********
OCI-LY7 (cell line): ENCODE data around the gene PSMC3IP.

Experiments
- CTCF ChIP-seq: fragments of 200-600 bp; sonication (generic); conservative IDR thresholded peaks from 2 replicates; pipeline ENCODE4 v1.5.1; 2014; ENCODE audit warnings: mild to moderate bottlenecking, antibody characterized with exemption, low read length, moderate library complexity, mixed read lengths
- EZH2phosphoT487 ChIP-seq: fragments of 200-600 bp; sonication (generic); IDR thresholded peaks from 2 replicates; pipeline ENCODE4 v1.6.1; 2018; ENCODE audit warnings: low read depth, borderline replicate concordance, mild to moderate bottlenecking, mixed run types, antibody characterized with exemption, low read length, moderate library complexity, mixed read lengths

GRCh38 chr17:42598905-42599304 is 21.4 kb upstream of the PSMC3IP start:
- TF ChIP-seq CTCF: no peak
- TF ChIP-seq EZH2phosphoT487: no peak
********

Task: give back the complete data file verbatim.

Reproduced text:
OCI-LY7 (cell line): ENCODE data around the gene PSMC3IP.

Experiments
- CTCF ChIP-seq: fragments of 200-600 bp; sonication (generic); conservative IDR thresholded peaks from 2 replicates; pipeline ENCODE4 v1.5.1; 2014; ENCODE audit warnings: mild to moderate bottlenecking, antibody characterized with exemption, low read length, moderate library complexity, mixed read lengths
- EZH2phosphoT487 ChIP-seq: fragments of 200-600 bp; sonication (generic); IDR thresholded peaks from 2 replicates; pipeline ENCODE4 v1.6.1; 2018; ENCODE audit warnings: low read depth, borderline replicate concordance, mild to moderate bottlenecking, mixed run types, antibody characterized with exemption, low read length, moderate library complexity, mixed read lengths

GRCh38 chr17:42598905-42599304 is 21.4 kb upstream of the PSMC3IP start:
- TF ChIP-seq CTCF: no peak
- TF ChIP-seq EZH2phosphoT487: no peak